In his directorial debut, The Wrestler screenwriter Robert Siegel creates another well-scripted character portrait with 2009′s Big Fan (on DVD Jan 12). As an examination of professional sports and fandom in general, Siegel turns the digital camera towards the supporters who live and die by the victories and losses of strangers wearing the right uniform.
Paul Aufiero is a 36-year-old die-hard football fan who lives with his mother and spends his nights hunched over at the window of a parking garage booth. Patton Oswalt‘s Paul is simultaneously a dopey loser, a heart-breaking underdog, and a dark follower in the ups and downs of an engaging performance by the charismatic comedian.
Oswalt skillfully puts a face to fanaticism as the eager New York Giants devotee who attempts to contain his excitement before each big game and sports the jersey of his hero, Quantrell Bishop (newcomer Johnathan Hamm). Unable to afford tickets, Paul and his only friend Sal (Kevin Corrigan) tailgate outside the stadium to root Bishop and company on in person (almost).
Paul obsesses over the Giants, reveling in pathetically pre-written phoners to late night sports talk radio where he regularly taunts a Philadelphia Eagles fan. Paul may not be a player, but this is his arena and the weekly trash talk makes him feel like somehow part of the team. Siegel pulls the character uncomfortably close until his delusions are a depressing reflection of the audience’s own addictions: sports, reality television, politics, money, food, books, music, or in my case film.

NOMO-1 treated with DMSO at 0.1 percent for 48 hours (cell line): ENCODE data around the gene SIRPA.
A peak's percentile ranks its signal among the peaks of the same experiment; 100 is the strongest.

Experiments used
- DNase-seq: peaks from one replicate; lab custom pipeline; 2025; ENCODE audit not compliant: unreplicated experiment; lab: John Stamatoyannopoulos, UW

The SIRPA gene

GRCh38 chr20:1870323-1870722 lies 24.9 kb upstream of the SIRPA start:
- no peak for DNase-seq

On a night out with Sal, the duo stumbles across Bishop, who turns out to be a typical overpaid thug scoring drugs and throwing cash at strippers. Paul nervously introduces himself at the club only to be beaten within an inch of his life by his long-time idol over a misunderstanding.
The physical effects are brutal, but the more psychologically-damaged Paul finds himself coping with loyalty, to himself and to his team. Siegel doesn’t stage a major event immediately after his attack, instead focusing in as he quietly agonizes over the incident.
As the moody movie climaxes, Paul is pushed to the edge by his brother, a sleazy personal injury lawyer; his radio rival; and the anguish that he may have cost the Giants a playoff run.
There’s always next season.
4 out of 5.